GAZA CITY, Gaza Strip — The Palestinian president suspended peace talks Sunday as Israel brushed off international criticism and vowed to press ahead with its Gaza airstrikes until militants halt rocket attacks.
Israeli Defense Minister Ehud Barak said an even broader Gaza operation was possible, aimed at crushing militant rocket squads but also to “weaken the Hamas rule, in the right circumstances, even to bring it down.”
The Palestinian death toll rose by 26, bringing the number killed to 114 since the latest bout of fighting erupted Wednesday, according to Palestinian medical officials and militant groups. At least 54 Palestinians and two Israelis were killed on Saturday, the single deadliest day in more than seven years of fighting.
Gaza militants fired more than 25 rockets at southern Israel on Sunday, the military said, scoring direct hits on houses in the city of Ashkelon and the town of Sderot. Nine Israelis were injured, rescue services said.
Palestinian negotiator Saeb Erekat said peace talks with Israel had been halted.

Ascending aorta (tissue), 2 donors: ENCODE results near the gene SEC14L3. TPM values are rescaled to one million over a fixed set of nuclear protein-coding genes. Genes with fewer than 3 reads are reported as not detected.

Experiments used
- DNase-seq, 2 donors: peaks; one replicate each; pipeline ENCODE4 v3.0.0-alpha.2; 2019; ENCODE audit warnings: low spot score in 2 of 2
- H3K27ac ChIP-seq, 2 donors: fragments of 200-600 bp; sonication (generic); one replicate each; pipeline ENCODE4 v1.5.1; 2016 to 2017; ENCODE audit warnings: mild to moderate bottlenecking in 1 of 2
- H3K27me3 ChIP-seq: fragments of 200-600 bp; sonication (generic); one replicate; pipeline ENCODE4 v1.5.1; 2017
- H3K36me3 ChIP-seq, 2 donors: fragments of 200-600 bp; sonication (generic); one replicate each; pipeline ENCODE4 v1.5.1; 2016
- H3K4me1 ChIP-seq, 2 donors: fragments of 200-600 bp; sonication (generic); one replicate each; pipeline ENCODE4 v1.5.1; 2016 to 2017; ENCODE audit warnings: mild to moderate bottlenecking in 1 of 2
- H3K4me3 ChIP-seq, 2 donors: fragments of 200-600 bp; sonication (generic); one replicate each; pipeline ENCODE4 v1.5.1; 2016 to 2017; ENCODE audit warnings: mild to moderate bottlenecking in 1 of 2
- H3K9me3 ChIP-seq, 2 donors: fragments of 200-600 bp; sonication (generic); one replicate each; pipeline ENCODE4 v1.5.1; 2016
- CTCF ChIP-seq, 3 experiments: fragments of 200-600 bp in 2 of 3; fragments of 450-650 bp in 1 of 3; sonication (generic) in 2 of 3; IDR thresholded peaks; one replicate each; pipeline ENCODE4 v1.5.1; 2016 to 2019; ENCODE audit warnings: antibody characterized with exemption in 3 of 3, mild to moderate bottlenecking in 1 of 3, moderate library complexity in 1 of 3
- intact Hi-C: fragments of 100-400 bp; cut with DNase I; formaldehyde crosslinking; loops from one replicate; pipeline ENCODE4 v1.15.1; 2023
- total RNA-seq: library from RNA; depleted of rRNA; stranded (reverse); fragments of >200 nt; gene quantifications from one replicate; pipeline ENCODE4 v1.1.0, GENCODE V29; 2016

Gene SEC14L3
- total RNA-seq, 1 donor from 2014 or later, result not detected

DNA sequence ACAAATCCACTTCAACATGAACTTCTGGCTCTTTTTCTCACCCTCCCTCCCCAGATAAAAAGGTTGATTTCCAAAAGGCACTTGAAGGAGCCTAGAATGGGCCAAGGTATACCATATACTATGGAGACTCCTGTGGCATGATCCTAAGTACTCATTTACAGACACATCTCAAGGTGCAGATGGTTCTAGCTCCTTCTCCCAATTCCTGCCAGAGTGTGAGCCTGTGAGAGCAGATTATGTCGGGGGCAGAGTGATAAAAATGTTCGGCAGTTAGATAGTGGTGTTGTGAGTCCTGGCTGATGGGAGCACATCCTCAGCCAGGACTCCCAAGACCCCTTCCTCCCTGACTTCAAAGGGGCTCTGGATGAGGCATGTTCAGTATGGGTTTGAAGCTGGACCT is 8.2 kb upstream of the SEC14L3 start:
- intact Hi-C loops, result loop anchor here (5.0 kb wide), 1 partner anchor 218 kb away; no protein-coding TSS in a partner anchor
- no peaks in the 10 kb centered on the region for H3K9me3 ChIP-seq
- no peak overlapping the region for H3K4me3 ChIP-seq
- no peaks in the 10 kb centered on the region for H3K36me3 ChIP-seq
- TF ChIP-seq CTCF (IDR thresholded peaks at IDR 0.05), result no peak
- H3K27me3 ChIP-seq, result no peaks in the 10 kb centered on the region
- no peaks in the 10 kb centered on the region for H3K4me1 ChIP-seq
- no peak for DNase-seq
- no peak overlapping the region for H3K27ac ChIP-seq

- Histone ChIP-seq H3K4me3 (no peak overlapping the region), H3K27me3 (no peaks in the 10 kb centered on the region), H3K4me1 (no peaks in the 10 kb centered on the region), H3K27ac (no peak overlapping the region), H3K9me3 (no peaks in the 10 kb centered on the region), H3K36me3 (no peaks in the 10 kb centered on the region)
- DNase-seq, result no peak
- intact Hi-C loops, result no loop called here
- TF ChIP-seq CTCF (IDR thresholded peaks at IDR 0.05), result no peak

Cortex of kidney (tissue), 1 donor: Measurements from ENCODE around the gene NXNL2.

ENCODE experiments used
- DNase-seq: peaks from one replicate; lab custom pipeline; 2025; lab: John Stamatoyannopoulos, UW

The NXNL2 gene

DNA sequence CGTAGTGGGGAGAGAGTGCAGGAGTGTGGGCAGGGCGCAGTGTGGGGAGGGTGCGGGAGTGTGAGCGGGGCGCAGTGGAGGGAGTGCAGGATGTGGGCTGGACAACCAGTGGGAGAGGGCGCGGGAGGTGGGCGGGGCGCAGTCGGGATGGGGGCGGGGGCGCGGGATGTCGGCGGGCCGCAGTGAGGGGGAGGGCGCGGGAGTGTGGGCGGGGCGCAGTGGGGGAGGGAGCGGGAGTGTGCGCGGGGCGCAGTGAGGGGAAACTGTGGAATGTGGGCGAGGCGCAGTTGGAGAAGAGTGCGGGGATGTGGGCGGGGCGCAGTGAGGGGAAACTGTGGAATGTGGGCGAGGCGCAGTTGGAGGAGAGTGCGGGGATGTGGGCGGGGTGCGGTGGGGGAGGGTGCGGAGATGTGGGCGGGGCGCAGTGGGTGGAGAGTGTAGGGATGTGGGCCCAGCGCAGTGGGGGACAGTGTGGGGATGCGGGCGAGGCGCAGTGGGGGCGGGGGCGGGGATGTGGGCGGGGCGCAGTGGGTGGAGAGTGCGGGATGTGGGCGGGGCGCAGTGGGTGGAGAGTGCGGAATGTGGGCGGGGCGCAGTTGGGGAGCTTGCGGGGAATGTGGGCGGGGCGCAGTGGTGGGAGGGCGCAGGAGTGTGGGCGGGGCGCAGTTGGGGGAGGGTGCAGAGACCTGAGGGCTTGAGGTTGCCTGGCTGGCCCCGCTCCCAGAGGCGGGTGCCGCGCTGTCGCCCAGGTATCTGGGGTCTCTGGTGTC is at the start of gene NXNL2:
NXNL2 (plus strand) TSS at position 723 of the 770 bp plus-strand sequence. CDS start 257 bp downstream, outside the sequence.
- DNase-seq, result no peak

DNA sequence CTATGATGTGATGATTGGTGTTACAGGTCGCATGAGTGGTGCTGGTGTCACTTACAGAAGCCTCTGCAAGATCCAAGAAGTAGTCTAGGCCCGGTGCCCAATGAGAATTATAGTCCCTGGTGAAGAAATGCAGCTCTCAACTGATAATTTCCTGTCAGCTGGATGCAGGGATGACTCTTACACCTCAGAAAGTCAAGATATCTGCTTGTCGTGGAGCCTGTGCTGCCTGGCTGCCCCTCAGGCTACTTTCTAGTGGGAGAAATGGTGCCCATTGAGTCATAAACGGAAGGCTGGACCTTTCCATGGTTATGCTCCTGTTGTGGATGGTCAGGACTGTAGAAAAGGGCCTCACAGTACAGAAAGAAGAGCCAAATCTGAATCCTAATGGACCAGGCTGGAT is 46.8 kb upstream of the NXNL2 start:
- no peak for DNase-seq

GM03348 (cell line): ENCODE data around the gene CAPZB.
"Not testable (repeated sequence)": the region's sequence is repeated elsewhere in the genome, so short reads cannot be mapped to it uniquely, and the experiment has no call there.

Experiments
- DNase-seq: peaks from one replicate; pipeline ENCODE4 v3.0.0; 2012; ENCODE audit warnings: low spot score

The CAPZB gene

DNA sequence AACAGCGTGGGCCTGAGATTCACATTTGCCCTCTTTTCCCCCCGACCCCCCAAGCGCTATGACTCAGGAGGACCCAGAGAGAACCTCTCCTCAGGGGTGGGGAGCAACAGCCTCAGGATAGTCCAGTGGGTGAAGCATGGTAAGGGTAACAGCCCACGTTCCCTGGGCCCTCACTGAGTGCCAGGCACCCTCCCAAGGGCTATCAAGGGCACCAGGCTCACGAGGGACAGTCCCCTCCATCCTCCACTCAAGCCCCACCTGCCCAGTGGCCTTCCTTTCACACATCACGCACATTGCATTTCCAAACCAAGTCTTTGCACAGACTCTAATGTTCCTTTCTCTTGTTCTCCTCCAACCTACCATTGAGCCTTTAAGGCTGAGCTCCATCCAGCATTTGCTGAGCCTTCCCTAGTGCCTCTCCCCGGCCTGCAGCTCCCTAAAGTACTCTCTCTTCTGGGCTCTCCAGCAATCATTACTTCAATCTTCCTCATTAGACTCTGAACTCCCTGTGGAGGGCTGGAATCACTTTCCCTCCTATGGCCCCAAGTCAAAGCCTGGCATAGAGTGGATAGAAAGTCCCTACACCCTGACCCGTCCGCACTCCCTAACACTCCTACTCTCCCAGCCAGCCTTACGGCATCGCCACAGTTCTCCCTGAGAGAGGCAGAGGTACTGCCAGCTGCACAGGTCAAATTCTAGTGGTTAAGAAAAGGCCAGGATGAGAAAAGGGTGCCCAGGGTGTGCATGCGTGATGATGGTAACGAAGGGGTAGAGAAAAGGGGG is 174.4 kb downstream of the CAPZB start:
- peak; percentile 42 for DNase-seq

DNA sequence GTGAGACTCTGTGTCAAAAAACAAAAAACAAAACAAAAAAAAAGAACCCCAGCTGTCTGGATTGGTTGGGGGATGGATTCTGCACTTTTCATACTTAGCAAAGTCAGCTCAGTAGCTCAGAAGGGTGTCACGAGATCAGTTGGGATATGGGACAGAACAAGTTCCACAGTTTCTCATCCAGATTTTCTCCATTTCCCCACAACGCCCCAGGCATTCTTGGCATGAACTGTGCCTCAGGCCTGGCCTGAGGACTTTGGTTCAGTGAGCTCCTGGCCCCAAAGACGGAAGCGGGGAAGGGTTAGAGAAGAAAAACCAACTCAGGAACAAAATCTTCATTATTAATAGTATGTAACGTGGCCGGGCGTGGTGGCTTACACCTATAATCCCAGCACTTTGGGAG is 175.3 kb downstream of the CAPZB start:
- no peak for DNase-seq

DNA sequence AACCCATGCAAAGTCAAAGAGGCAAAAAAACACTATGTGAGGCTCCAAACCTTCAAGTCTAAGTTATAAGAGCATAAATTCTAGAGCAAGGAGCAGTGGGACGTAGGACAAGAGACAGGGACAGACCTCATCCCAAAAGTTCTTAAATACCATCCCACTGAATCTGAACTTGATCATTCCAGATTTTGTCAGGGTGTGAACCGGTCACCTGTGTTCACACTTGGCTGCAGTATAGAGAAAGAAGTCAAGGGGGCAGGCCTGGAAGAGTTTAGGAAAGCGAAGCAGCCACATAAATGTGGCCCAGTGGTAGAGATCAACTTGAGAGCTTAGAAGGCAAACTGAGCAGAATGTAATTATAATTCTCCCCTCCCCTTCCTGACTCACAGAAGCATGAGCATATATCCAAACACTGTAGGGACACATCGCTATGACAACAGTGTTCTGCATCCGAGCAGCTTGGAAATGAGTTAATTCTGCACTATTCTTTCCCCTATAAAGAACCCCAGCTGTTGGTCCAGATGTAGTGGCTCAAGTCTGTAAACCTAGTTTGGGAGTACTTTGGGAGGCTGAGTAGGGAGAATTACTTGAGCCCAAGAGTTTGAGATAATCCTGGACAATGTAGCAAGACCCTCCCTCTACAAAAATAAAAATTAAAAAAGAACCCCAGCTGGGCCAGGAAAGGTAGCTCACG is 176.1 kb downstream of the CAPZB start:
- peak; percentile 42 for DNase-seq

“For the time being, the negotiations are suspended because we have so many funerals,” he said. It was unclear when the talks, relaunched last November at a U.S.-hosted summit, would resume.
Palestinian President Mahmoud Abbas has wielded little influence in Gaza since the Hamas faction vanquished his forces and took over last June.
The violence clouded an upcoming visit by Secretary of State Condoleezza Rice.
The Israeli and Palestinian leaders have set a December target for concluding a final peace deal. But instead of promoting peace, Rice will likely spend her visit this week trying to put out the latest fire.
The Bush administration demanded a halt to the fighting.
“The violence needs to stop and the talks need to resume,” Gordon Johndroe, a spokesman for the National Security Council, said in Texas.
The Gaza offensive also drew a chorus of international condemnation. The EU and U.N. chief Ban Ki-Moon accused Israel of using excessive force. The U.N. Security Council urged Israelis and Palestinians “to immediately cease all acts of violence.”
Before dawn Sunday, Israeli aircraft sent missiles slamming into the empty offices of Gaza’s Hamas prime minister, Ismail Haniyeh. No one was hurt, but the attack was seen as a tough message to the Hamas leadership.
After nightfall, Israeli aircraft struck targets around Gaza City’s Shati refugee camp and at Jebaliya, further north, where a militant was killed and four were wounded, Palestinian security officials said.
Before midnight, Israel moved additional ground forces and armored vehicles into northern Gaza, widening its area of operation to about a mile, witnesses and Palestinian security officials said.